Ms Rees was not able to call the emergency services until the later part of the day. As the day progressed, her daughter started to become more worried.

The daughter of Ms. Rees read a statement that said, “I believe it was 4.30 to 5.30 pm. I called my grandmother because I was concerned about mom.

“She made strange noises that I’d never heard before. She was making strange sounds that I’d never heard before, so it made me very nervous.

After Mr Davies had checked on his partner in bed, he returned to the bedroom and called for assistance because she wasn’t looking right.

Inquest heard that he asked his daughter, “Does mom look right to me?”

When Mr Davies described what Ms Rees was like in that moment, he said: “I could feel her hands feeling very cold and clammy. Her hand was turning blue.

I could see blue around her lips. She was also breathing.

Ms Rees was unable to breathe despite being assisted by emergency personnel.

According to Ms. Rees’ medical records, she was diagnosed with borderline personality disorder (bipolar disorder), anxiety, and alcohol dependence.

Heather Cowie, Dr Heather Cowie, described her as very anxious. Dr Manon Griffiths Clinical Psychologist also shared these sentiments.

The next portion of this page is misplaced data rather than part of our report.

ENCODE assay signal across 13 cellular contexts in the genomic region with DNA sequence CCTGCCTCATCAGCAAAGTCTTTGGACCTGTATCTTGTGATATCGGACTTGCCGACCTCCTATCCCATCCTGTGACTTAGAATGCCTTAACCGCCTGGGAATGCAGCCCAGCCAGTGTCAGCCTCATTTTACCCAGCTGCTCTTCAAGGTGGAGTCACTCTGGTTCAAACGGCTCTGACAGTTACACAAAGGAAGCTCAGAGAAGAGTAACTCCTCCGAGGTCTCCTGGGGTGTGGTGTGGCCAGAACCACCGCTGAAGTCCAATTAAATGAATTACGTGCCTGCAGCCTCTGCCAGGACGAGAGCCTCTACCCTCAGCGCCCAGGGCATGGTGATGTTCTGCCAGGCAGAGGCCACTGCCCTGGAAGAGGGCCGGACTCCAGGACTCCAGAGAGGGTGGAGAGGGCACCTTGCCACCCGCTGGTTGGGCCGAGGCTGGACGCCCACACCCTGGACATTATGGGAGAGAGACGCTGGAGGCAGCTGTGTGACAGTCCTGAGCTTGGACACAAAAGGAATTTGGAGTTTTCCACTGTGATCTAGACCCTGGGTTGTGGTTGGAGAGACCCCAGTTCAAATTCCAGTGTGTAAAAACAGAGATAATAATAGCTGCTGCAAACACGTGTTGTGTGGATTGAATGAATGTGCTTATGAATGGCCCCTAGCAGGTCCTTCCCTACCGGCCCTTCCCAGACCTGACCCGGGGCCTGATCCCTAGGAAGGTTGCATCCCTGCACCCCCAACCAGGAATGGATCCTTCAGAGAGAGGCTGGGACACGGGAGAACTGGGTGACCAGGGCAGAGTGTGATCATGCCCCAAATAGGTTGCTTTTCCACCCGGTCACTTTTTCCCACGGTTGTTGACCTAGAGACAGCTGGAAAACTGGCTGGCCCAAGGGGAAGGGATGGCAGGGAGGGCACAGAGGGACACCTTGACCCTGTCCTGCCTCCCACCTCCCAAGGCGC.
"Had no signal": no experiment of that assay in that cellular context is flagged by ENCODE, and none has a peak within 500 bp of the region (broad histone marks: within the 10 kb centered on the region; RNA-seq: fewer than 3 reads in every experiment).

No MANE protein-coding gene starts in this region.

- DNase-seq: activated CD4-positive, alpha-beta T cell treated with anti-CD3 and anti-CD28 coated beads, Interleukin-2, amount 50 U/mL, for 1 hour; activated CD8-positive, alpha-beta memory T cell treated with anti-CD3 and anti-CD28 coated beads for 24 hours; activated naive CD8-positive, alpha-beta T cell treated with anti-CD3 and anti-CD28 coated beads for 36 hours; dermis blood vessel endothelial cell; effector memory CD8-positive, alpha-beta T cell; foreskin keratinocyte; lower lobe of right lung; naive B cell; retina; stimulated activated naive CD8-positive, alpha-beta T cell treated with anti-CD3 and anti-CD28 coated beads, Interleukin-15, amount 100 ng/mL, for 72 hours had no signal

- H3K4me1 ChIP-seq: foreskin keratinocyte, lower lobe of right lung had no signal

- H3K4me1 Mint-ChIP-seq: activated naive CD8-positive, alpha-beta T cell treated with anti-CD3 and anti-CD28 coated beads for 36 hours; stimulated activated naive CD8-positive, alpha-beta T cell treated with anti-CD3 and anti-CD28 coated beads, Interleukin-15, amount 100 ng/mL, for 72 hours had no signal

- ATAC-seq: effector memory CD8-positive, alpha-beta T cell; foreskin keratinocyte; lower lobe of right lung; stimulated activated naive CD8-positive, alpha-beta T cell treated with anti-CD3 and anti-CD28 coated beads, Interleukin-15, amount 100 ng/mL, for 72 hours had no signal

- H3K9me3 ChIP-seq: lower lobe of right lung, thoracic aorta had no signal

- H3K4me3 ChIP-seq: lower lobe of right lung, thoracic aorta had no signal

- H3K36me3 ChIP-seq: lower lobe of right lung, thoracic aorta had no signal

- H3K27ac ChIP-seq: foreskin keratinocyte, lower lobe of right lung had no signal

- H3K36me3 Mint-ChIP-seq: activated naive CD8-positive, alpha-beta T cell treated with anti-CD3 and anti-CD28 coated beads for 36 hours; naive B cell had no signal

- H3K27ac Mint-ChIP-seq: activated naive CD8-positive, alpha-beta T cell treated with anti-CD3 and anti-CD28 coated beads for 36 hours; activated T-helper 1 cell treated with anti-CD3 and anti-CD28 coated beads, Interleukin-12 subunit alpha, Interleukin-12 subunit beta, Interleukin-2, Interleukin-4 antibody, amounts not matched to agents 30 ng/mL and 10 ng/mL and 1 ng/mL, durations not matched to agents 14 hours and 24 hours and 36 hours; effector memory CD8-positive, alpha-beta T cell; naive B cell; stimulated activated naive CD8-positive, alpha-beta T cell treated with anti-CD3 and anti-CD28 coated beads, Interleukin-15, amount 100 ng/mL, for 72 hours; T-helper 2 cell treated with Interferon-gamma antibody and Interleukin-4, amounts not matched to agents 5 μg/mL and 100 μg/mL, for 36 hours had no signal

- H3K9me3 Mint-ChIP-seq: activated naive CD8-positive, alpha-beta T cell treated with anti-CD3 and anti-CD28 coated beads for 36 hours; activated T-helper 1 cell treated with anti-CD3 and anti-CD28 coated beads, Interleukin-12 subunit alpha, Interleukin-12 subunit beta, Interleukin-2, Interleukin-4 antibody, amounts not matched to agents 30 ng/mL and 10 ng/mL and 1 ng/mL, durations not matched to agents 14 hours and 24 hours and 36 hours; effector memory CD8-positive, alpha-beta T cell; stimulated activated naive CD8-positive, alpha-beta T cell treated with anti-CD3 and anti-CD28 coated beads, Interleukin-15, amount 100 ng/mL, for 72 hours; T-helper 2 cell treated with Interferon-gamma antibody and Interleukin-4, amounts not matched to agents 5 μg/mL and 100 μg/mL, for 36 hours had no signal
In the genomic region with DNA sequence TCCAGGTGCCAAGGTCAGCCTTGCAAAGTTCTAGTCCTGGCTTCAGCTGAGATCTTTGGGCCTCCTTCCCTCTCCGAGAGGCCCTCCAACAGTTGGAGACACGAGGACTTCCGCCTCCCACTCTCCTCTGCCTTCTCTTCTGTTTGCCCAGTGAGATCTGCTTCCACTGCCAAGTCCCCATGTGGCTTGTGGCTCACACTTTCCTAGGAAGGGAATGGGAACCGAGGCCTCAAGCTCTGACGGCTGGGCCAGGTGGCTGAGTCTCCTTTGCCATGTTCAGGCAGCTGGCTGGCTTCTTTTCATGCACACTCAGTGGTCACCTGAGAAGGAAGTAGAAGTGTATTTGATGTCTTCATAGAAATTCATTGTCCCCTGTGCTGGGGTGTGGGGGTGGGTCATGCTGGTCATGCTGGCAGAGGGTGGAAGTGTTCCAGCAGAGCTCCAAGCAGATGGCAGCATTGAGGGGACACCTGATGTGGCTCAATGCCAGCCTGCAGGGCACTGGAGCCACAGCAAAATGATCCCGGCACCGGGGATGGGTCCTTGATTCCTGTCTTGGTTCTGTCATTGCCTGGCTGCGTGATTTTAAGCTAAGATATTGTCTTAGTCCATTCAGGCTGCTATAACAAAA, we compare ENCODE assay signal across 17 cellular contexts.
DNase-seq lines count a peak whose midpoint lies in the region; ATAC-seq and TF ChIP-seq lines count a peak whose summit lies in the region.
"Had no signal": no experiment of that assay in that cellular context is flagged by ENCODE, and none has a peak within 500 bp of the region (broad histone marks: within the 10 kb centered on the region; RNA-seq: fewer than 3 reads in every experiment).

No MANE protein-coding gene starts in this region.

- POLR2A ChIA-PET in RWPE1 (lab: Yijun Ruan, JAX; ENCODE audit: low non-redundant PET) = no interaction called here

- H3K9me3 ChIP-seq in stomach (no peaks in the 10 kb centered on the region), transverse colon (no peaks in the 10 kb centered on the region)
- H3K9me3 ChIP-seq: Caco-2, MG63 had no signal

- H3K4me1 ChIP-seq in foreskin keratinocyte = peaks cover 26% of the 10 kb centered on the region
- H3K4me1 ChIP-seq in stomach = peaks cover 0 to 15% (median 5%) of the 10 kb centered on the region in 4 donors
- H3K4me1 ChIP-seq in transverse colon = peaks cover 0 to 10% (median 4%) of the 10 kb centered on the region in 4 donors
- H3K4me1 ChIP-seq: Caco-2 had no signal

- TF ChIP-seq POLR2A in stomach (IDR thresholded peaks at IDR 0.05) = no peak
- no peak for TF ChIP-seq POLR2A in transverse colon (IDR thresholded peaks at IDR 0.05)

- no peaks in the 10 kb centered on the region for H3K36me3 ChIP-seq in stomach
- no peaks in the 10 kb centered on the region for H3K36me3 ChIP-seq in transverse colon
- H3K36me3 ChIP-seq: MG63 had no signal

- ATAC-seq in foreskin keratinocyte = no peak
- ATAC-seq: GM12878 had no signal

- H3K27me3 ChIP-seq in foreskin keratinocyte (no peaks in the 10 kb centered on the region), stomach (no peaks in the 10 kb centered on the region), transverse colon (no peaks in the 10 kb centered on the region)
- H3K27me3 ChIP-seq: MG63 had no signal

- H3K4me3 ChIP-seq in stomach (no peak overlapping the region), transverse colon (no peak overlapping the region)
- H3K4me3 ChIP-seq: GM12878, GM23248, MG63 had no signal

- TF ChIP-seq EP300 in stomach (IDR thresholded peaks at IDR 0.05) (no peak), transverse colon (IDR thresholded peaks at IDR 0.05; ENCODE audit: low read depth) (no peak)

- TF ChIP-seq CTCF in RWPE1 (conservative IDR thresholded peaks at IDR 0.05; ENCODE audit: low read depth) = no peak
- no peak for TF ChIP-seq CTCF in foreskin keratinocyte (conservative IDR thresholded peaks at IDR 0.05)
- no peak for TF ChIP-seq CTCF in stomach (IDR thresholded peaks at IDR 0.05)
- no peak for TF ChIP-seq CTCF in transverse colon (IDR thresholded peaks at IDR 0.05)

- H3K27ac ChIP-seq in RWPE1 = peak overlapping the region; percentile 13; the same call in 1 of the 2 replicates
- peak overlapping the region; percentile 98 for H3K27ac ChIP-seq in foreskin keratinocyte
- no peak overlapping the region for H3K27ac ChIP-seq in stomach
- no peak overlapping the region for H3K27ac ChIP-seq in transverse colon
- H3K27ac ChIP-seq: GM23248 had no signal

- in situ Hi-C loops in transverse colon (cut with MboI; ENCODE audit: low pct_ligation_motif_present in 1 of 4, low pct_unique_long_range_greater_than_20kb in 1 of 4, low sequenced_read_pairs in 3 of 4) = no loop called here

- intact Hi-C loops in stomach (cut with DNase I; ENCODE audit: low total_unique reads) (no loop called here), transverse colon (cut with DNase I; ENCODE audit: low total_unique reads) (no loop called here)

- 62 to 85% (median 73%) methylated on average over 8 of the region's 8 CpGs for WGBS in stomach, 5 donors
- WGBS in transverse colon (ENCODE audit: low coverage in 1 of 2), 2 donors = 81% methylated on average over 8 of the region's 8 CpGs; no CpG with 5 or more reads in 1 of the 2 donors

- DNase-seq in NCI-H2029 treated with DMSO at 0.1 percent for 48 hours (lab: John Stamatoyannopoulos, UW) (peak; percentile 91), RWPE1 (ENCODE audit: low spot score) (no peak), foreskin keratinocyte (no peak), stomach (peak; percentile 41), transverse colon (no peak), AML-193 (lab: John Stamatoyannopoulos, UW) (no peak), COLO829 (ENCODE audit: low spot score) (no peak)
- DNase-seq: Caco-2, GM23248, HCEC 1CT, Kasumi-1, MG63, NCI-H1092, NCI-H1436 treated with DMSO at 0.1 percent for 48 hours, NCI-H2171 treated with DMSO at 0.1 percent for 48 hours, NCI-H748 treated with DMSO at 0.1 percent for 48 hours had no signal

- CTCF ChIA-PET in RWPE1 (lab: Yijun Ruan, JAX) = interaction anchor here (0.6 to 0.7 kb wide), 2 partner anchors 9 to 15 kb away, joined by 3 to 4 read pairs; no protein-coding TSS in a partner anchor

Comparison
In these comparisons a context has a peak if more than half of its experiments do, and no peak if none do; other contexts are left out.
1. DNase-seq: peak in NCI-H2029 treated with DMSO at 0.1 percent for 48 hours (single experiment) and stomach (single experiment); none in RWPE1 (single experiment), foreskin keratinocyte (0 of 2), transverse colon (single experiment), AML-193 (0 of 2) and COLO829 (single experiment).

Dr Griffiths, who had worked with Ms Rees to support her with her mental health, said:  I feel we had a really good relationship.

“She had difficulty accepting her body.”

She never felt understood. Through her adulthood, she felt that she was not understood. She acknowledged that she had been drinking more.

Dr Griffiths claimed that she had shared ideas with her about how she could help her alcohol problems, but was open and honest when it came to the fact she was having trouble.

Also, she insisted that her advice was for John to call an ambulance when she called to inform her of her unwell.

“I believed he would’ve been able make the decision,” she stated.

“So I didn’t think of calling an ambulance to their aid.

Ms Rees died later, despite the efforts of the paramedics on the scene.

Officers arrived on the scene and confirmed that there was no suspicious circumstance. Ms. Rees didn’t appear to have been injured.

According to Dr. Maurizio brotto, the pathologist, who examined the body after the inquest, the evidence regarding the causes of the death appeared to match that of fatality arising out from alcohol-related Ketoacidosis.

Ms. Rees didn’t eat or drink much in the days before she died from stomach bugs.

The hearing heard that Dr Brotto said it was possible for Ms Rees to have survived if she had received an ambulance call between Monday and Sunday.

David Regan, the coroner of David’s death, acknowledged that Mr Davies died from alcohol withdrawal-related ketoacidosis signs. However, he said that Mr Davies had not shown any neglect in his role as carer.

Regan replied, “I accept as fact that Dr Griffiths recommended to Mr Davies to call an ambulance. He is not a physician.

“He sought help by calling Dr Griffiths, but he did not follow her advice.

“I will note that Eleanor was a victim of alcohol-related causes of death.”